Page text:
October 13, 2020No Comments

7 Ways to Gain Design Experience without a Job

Author: Derek Mei

Over the past few months of 2020, openings for jobs across all industries have been sparse due to companies taking a freeze on hiring during this time of uncertainty.

Within the field of design, some designers have noticed that there are fewer full-time positions available, especially for those starting their careers or looking for their first job in the field.

As someone who's newer to the field, what are some steps you can take right now to gain experience to build a solid portfolio of work or stand out amongst the competition once more companies start hiring again?

Note: The following tips have been curated by a team of junior, mid-level, and senior designers. Not every method will work for you, and we recommend a combination of the following to get the most out of this time. In addition to those following tips, continue to build up your skills and knowledge, as that's the most important part of the learning process.

1. Volunteer for Non-Profit Organizations

Not everyone has the freedom to volunteer because of time or money limitations, but if you do, this is a great way to gain experience. Regardless of whether you're looking for a job or if you're working full-time (or part-time), volunteering and using your design skills to help a non-profit organization is a great way to apply what you've learned to a real-world scenario. In addition, many organizations will let you use the work you do for them as a case study or piece for your portfolio.

Examples of non-profit organizations to look at include: Help with Covid, VolunteerMatch, CatchAFire, and AIGA's Design for Good Resources

Note: If a company asks you to volunteer your time for free to help them with their product/website/app but they're making money off of what they're selling, that's not volunteering. That's called unpaid labor, and you're most likely better off finding another position or role. Furthermore, these companies might promise you a return offer for a full-time position or tell you that you'll get good exposure for the work you're doing, but be cautious, as sometimes these promises can be empty or false.

2. Attend Hackathons and Designathons

Hackathons and Designathons are short events where designers (and others) come together to work on projects together. They're a great way to learn new skills while building projects with others who have similar or complementary skills.

Major League Hacking, one of the largest sponsors for Hackathons and Designathons

Some past Hackathons and Designathons include:

Hackathons and Designathons are a great way to meet and network with others, and also meet hiring recruiters from different companies that might be hiring. To find other Hackathons and Designathons, check out AngelHack, Devpost, and Major League Hacking.

3. Redesign an Existing Product

Redesigning an existing product is a great way to learn and gain experience as a designer. In particular, it'll help you think critically about how to improve an existing website or app that exists, and how to design under constraints that exist.

Daniel Burka's article on "Fake Designs" lists out several reasons why designing or redesigning a solution without being asked can produce real results - among which can include building out case studies for your portfolio and learning the intricacies and nuances of designing products.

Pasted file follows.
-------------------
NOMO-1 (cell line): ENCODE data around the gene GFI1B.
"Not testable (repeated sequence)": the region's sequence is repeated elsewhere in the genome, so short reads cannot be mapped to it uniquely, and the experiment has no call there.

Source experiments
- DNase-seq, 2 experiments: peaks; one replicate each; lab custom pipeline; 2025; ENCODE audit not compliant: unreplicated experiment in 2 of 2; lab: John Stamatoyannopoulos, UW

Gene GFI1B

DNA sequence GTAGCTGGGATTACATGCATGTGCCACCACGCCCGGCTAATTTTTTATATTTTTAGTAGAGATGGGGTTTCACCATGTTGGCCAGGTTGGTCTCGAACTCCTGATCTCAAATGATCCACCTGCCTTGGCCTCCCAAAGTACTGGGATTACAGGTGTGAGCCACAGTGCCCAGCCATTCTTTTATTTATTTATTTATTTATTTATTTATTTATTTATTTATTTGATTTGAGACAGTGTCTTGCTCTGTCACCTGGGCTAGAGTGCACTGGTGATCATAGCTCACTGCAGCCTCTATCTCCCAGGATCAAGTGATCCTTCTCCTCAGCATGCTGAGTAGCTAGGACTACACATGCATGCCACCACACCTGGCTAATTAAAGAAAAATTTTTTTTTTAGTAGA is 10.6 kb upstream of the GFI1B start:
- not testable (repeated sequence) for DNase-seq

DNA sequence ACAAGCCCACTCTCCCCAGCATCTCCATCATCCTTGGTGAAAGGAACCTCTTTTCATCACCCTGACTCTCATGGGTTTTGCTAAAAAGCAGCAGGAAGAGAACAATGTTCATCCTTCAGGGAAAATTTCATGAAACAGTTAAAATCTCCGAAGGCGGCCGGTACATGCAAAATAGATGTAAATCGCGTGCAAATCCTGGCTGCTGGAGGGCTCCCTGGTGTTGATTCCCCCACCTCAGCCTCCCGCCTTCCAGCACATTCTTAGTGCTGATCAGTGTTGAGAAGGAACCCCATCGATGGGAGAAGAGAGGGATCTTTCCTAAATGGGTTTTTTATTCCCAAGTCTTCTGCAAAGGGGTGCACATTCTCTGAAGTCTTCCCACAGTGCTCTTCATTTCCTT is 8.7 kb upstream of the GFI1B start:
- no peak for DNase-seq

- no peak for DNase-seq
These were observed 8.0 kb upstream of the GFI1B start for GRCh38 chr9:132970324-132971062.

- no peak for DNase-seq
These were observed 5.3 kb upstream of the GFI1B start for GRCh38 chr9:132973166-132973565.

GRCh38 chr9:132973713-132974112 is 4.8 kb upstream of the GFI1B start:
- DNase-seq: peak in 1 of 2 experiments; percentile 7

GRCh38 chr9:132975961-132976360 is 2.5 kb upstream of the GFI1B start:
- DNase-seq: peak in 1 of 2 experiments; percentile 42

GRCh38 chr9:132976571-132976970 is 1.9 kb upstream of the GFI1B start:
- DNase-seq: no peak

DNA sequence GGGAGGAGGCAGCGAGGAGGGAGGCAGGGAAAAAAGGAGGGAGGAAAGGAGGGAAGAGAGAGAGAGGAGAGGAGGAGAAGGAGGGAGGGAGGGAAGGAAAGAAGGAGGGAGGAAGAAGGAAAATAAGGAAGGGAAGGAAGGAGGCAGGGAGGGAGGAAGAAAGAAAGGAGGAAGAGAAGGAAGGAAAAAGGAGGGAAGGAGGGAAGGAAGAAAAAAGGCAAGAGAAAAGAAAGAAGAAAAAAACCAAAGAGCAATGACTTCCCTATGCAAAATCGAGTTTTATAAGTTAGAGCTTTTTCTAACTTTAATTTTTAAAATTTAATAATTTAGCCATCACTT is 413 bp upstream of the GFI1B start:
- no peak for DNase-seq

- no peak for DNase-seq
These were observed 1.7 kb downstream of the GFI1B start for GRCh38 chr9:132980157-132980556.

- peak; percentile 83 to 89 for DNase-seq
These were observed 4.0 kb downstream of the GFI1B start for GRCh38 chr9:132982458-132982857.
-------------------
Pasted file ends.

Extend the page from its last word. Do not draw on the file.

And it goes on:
4. Join a Local Community and Connect with Others

Gaining experience and learning new skills can also come in the form of learning from others and connecting with others who have been in your shoes. There are a lot of great online design communities online full of designers and mentors who are willing to volunteer their time to help other designers advance in their careers.

Design Buddies (on Discord)

ADPList (to find a design mentor)

5. Participate in Online Challenges

If you don't have ideas for projects, participating in online challenges is a great way to apply your knowledge to a problem someone else has identified or created to be solved.

Some of these challenges are merely for practice, but some other challenges are pain points someone else has that can potentially turn into a profitable side project or a valuable case study.

Daily UI


Product Design Challenges

Weekly Product Design Challenges

Adobe XD Creative Challenges

6. Join a Remote Team and Work on a Project Together

Another great way to get experience is by joining a remote team and working on a project together. Unlike a Hackathon or Designathon, these projects don't need to be completed over the course of a short time frame, so you'll be able to think through problems more methodically and take your time to do the right amount of research and discovery before jumping into a project.

Here are some great places to find teams to work with:



Open Source Design

7. Consult with Real-World Clients or do Freelance Work

If you have experience working with clients or feel confident taking the jump into the world of freelance work, consulting and working with real-world clients is a great way to build experience while also getting paid.

In addition to asking around in your network, other great sources to find work include localized Facebook or LinkedIn groups or sites like Upwork, AngelList, and Toptal.


You don't need to work for a company in order to gain experience. Although 2020 hasn't particularly been kind to everyone, there's still a lot of ways to make a difference in others' lives and connect with those around you while also building up your experience so that you can land that first job.

October 8, 2020No Comments

Leveling up your UX sketching skills

Author: Maggie Iglesias Pena